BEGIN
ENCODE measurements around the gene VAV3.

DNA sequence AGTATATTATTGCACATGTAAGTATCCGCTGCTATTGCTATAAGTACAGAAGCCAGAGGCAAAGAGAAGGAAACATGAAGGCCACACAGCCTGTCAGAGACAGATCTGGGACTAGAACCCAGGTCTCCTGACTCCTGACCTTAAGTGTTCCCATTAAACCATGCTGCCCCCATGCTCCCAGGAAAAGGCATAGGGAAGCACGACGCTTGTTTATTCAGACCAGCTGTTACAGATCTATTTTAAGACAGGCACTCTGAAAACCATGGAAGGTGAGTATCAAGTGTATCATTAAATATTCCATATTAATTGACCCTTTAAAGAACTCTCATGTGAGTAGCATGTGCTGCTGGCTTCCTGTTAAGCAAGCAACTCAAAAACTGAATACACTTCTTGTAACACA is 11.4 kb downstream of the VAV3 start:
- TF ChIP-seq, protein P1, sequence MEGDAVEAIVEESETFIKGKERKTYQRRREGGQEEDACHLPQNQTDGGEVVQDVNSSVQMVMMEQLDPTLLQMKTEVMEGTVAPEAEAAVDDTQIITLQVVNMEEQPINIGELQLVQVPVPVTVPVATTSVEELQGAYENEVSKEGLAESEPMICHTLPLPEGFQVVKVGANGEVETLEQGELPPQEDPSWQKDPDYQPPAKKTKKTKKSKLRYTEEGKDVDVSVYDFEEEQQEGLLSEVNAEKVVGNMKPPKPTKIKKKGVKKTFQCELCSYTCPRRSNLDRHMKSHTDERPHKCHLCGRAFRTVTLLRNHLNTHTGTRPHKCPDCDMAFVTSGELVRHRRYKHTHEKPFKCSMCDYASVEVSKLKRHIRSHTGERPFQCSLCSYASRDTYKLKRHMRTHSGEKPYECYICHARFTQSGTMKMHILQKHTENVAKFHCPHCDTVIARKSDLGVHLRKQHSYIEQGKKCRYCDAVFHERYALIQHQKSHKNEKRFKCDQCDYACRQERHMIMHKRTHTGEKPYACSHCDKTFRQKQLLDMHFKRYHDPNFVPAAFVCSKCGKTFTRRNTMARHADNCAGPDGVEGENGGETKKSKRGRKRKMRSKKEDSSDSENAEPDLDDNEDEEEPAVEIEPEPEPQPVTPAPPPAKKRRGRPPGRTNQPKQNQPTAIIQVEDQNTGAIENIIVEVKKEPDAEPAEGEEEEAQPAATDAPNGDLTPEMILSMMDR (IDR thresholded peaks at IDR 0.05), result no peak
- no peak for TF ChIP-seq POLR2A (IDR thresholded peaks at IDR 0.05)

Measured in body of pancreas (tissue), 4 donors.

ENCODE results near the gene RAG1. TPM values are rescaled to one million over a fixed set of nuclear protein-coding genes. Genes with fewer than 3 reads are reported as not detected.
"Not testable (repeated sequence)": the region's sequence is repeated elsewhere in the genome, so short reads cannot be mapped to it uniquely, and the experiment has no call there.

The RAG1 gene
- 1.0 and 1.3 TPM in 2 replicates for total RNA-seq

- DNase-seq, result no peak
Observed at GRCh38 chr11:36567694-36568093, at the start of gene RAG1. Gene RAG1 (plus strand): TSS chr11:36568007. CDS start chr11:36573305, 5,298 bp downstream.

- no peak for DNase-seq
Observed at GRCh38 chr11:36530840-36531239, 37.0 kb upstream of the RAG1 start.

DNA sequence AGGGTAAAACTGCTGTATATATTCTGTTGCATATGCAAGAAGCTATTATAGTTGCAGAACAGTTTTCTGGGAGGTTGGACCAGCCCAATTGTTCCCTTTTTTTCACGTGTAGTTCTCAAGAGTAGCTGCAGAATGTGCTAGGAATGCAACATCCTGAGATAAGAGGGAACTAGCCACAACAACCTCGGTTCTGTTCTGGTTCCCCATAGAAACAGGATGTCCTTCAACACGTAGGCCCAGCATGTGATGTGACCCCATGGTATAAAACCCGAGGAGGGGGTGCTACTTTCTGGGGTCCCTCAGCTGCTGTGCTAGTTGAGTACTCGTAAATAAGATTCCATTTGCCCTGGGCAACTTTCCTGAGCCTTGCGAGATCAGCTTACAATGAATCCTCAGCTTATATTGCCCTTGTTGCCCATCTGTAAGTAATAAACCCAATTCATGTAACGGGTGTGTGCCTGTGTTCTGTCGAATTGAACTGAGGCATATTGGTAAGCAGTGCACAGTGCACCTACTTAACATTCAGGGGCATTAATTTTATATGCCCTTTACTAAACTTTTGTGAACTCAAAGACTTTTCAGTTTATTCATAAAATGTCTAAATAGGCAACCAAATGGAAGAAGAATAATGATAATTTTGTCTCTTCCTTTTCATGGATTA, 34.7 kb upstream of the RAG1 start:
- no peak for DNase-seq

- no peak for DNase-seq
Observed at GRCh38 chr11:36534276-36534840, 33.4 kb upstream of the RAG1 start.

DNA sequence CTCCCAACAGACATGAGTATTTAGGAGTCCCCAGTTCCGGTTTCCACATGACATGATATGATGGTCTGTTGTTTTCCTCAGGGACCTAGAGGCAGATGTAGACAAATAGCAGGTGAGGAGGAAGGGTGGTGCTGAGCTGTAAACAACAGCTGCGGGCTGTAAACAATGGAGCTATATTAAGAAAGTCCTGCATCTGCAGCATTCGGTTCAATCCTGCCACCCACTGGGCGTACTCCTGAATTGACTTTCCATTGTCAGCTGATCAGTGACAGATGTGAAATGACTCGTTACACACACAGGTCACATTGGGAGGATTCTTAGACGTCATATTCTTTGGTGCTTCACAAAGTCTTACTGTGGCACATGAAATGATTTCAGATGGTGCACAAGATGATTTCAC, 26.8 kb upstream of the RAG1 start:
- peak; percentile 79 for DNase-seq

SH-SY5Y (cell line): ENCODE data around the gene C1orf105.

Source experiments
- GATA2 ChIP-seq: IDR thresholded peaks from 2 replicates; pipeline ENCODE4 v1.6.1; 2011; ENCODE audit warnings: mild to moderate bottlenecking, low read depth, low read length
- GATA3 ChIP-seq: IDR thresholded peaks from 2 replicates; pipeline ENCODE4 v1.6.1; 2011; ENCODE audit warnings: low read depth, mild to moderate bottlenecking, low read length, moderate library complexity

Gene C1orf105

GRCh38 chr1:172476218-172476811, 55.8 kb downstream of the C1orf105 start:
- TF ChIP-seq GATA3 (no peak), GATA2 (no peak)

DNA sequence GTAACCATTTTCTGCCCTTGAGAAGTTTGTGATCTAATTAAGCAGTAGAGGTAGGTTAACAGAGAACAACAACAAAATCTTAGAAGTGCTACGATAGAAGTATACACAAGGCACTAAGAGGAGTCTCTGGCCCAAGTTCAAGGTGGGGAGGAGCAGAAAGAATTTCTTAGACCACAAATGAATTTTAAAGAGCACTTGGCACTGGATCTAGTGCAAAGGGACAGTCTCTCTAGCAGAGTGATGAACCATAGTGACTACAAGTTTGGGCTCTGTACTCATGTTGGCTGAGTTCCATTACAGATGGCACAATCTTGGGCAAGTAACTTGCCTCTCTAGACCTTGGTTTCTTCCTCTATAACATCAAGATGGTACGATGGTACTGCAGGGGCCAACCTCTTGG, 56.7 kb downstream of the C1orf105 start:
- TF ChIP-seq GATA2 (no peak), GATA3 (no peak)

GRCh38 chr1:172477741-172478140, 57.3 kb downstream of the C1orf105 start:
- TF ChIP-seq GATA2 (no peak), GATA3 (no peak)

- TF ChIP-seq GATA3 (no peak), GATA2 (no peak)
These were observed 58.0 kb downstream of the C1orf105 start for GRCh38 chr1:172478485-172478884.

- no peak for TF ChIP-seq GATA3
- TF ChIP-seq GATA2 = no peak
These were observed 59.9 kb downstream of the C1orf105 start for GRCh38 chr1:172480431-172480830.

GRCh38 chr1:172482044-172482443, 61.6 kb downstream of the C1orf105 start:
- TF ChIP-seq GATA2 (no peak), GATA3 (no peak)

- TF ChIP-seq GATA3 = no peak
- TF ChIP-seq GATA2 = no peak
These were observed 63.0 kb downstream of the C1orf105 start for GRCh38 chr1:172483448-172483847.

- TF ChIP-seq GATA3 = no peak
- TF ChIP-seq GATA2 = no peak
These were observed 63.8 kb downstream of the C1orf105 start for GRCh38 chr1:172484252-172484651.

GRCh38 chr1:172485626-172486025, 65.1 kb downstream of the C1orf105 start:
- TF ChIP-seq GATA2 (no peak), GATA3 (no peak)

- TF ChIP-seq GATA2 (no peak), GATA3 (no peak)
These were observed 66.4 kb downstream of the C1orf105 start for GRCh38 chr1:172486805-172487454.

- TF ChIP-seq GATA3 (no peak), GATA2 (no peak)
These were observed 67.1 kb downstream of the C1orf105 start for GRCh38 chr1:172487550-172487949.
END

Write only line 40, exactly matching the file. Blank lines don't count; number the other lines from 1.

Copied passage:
These were observed 63.0 kb downstream of the C1orf105 start for GRCh38 chr1:172483448-172483847.